By DAVID W. MARSHALL
The Reconciled Body
(TriceEdneyWire.com) – “Involuntary servitude or involuntary slavery is a legal and constitutional term for a person laboring against that person’s will to benefit another, under some form of coercion, to which it may constitute slavery.” We’re taught that the 13th Amendment to the Constitution formally ended slavery in the United States, and we automatically think of slave labor as something back in the time of the antebellum South. Truthfully, slavery has never truly ended, only chattel slavery – slavery in which one individual is considered the personal property of another. “The 13th Amendment didn’t actually abolish slavery – what it did was make it invisible.” Bianca Tylek, the founder and executive director of the criminal justice advocacy group Worth Rises, told the Associated Press in an interview.
Section 1 of the 13th Amendment reads, “Neither slavery nor involuntary servitude, except as a punishment for crime whereof the party shall have been duly convicted, shall exist within the United States, or any place subject to their jurisdiction.” The exception clause for slavery as “punishment for crime” means the 1.2 million people who are convicted of a crime and incarcerated in state and federal prisons can still be legally enslaved.
According to Captive Labor: Exploitation of Incarcerated Workers report released by the American Civil Liberties Union and University of Chicago Law School Global Human Rights Clinic, 2 out of 3 incarcerated people are also workers of some type. They work as cooks, dishwashers, janitors, groundskeepers, barbers, painters or plumbers. They provide vital public services such as repairing roads, maintaining parks and cemeteries, fighting wildfires or cleaning debris after hurricanes. They washed hospital laundry and worked in mortuary services at the height of the pandemic. They manufacture products like office furniture, mattresses, license plates, dentures, glasses, traffic signs, athletic equipment and uniforms. They cultivate and harvest crops, work as welders and carpenters and work in meat and poultry processing plants. Unfortunately, a dehumanization factor is often attached to the prison population.
Therefore, prison labor is easily exploited and has become another means of cheap labor in America. Incarcerated workers are stripped of the most basic protections against labor abuse. They are denied workplace safety guarantees and are not covered by minimum wage laws or overtime protection. While workers are assigned hazardous work in unsafe conditions, they usually are not afforded the benefit of formal training or protective gear. Sixty-four percent of incarcerated workers surveyed said they felt concerned about their safety while working. The principal U.S. federal statute that sets standards and safeguards for health and safety in the workplace, the Occupational Safety and Health Act, excludes most incarcerated workers from coverage.
Prison labor is hugely profitable, but not for the individuals providing the labor. Typically, incarcerated workers earn just pennies an hour. While it is rare that a job pays more than a dollar an hour, those are the fortunate ones. In seven states, incarcerated individuals are forced to work while receiving no pay for most jobs they perform. The average minimum hourly wage paid to workers for non-industry jobs is 13 cents, and the average maximum hourly wage is 52 cents. Yet, incarcerated workers produce more than $2 billion in goods and commodities and over $9 billion annually in services for maintaining the prisons where they are housed. Most prison labor comes from Black Americans incarcerated in state prisons at nearly five times the rate of White Americans. It has become a captive labor force where most of the work is performed not by choice, despite those who say prison labor is technically voluntary. According to the report, “more than 76% of incarcerated workers report that they are required to work or face additional punishment such as solitary confinement, denial of opportunities to reduce their sentence, loss of family visitation, or lose the ability to pay for basic necessities like soap.”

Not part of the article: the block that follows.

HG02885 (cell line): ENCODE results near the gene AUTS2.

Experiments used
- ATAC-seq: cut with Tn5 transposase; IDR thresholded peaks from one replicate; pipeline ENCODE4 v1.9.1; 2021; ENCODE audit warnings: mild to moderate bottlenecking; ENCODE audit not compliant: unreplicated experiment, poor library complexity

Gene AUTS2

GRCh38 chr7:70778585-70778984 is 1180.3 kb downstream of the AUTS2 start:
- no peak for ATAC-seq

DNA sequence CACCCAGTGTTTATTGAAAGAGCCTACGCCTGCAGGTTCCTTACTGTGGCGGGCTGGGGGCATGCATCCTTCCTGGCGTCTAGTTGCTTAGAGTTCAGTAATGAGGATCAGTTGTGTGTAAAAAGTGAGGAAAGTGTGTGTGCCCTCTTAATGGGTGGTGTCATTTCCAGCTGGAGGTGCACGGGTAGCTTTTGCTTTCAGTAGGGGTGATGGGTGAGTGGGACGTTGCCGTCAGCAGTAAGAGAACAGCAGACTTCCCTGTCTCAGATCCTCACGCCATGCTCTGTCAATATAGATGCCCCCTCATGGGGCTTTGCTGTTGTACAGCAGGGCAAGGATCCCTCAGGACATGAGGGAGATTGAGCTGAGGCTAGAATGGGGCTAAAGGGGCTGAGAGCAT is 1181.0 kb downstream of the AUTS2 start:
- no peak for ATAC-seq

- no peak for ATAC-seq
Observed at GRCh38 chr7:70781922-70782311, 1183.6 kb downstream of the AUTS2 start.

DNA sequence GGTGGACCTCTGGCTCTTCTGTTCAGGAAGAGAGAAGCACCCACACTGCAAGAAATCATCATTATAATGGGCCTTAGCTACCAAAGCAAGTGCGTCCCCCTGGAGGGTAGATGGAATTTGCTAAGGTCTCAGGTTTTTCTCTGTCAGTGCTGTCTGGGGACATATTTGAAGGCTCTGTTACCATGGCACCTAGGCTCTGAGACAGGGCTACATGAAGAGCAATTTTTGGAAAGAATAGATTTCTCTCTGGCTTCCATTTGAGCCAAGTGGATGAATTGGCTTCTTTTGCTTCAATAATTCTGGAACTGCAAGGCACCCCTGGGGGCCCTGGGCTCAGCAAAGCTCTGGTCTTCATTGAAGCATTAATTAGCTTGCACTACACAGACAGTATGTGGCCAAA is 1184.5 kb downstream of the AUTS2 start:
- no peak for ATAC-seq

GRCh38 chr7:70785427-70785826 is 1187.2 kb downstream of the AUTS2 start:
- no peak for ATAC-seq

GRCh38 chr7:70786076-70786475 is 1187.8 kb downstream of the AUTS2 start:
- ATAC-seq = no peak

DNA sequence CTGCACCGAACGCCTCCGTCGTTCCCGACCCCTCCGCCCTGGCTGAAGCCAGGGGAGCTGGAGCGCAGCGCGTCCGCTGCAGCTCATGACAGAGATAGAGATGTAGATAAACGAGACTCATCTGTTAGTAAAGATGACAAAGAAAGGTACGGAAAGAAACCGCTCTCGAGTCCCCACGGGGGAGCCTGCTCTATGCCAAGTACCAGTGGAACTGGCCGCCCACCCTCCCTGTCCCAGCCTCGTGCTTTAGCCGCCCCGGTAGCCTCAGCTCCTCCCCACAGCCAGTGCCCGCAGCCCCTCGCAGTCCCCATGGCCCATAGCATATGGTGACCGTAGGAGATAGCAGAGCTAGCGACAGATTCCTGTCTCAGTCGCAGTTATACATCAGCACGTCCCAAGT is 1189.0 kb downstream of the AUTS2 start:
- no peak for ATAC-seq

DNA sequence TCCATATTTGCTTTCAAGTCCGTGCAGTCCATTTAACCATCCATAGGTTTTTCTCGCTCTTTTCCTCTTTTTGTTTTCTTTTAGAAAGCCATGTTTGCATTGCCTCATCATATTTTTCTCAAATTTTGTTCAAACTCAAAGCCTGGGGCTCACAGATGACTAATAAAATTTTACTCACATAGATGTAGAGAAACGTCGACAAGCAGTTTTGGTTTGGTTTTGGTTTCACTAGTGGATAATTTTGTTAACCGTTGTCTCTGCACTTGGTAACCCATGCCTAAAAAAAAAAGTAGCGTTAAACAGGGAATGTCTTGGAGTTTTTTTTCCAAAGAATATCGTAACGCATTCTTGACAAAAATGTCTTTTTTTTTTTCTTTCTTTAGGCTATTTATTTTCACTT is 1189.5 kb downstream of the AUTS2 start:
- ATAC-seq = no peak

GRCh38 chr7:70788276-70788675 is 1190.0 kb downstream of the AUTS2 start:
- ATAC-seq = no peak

While incarcerated workers are often invisible to the public, their primary labor beneficiaries are federal, state and local governments. In fiscal year 2021, the federal government’s UNICOR prison industries program reported $404 million in net sales of goods and services produced by the 16,315 federally incarcerated workers in the program.
America’s history of slavery and enslaved people has always been a sensitive subject for schoolteachers. Particularly when having open and honest conversations about the atrocities of slavery in mixed-race classrooms. Slavery education has often been mischaracterized and sometimes downplayed, leaving students and parents misinformed about the harsh realities while not fully respecting the fight for freedom waged by enslaved people or understanding the economics behind slavery. As a result, many people are often unable to connect the modern-day issues of prison labor and how they relate to America’s slave-based economy from the past.
During the recent midterm elections, voters in four states (Alabama, Oregon, Vermont, and Tennessee) approved ballot measures that will change their state constitutions to prohibit slavery and involuntary servitude as punishment for a crime. A fifth state (Louisiana) rejected a flawed version of the question. The measures represent an important step. The change in the legal status of incarcerated workers may make it easier in the future for prison workers to achieve some degree of worker protection and rights through legal challenges.
David W. Marshall is founder of TRB: The Reconciled Body, the faith-based organization. He is also the author of the book “God Bless Our Divided America.” He can be reached through https://www.davidwmarshallauthor.com.